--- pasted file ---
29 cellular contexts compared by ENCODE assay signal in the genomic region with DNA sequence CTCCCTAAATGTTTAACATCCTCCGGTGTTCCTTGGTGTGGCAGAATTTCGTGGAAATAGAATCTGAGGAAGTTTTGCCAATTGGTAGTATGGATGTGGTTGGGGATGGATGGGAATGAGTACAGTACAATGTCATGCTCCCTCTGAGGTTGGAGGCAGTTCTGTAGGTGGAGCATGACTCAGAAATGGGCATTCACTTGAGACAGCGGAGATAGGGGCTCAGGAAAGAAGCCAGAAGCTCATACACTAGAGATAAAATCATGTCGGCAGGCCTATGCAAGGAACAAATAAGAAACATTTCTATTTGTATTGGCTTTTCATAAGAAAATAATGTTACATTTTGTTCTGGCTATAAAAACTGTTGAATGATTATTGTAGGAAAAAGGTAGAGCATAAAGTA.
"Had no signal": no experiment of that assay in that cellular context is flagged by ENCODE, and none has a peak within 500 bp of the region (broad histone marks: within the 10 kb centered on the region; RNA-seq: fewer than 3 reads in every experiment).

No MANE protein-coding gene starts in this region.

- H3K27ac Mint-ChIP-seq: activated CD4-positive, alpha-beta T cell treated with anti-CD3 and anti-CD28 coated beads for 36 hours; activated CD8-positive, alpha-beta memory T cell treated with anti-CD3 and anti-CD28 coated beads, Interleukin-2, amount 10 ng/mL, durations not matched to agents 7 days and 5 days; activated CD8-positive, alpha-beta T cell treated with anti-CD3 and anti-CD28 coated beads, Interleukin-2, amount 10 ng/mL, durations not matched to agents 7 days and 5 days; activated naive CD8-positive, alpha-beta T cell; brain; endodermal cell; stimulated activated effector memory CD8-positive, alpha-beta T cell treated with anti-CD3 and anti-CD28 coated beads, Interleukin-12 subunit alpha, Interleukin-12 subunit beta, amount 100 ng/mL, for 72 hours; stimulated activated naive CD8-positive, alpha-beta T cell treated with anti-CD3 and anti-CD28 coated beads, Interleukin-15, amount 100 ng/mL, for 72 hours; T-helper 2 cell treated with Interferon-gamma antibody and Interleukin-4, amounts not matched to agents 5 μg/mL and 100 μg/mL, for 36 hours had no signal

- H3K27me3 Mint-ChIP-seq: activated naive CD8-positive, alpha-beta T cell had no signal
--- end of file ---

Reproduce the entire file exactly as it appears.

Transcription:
29 cellular contexts compared by ENCODE assay signal in the genomic region with DNA sequence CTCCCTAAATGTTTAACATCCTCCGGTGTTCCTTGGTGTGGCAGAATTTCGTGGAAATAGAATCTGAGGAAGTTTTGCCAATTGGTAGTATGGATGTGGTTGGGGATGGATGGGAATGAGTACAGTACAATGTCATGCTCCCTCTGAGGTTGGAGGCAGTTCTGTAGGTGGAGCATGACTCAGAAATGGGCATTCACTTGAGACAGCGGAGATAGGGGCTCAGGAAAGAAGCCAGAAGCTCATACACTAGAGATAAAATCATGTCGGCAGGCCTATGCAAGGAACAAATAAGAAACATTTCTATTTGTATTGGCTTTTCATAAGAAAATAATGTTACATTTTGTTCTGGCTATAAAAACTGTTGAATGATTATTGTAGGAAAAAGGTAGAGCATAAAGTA.
"Had no signal": no experiment of that assay in that cellular context is flagged by ENCODE, and none has a peak within 500 bp of the region (broad histone marks: within the 10 kb centered on the region; RNA-seq: fewer than 3 reads in every experiment).

No MANE protein-coding gene starts in this region.

- H3K27ac Mint-ChIP-seq: activated CD4-positive, alpha-beta T cell treated with anti-CD3 and anti-CD28 coated beads for 36 hours; activated CD8-positive, alpha-beta memory T cell treated with anti-CD3 and anti-CD28 coated beads, Interleukin-2, amount 10 ng/mL, durations not matched to agents 7 days and 5 days; activated CD8-positive, alpha-beta T cell treated with anti-CD3 and anti-CD28 coated beads, Interleukin-2, amount 10 ng/mL, durations not matched to agents 7 days and 5 days; activated naive CD8-positive, alpha-beta T cell; brain; endodermal cell; stimulated activated effector memory CD8-positive, alpha-beta T cell treated with anti-CD3 and anti-CD28 coated beads, Interleukin-12 subunit alpha, Interleukin-12 subunit beta, amount 100 ng/mL, for 72 hours; stimulated activated naive CD8-positive, alpha-beta T cell treated with anti-CD3 and anti-CD28 coated beads, Interleukin-15, amount 100 ng/mL, for 72 hours; T-helper 2 cell treated with Interferon-gamma antibody and Interleukin-4, amounts not matched to agents 5 μg/mL and 100 μg/mL, for 36 hours had no signal

- H3K27me3 Mint-ChIP-seq: activated naive CD8-positive, alpha-beta T cell had no signal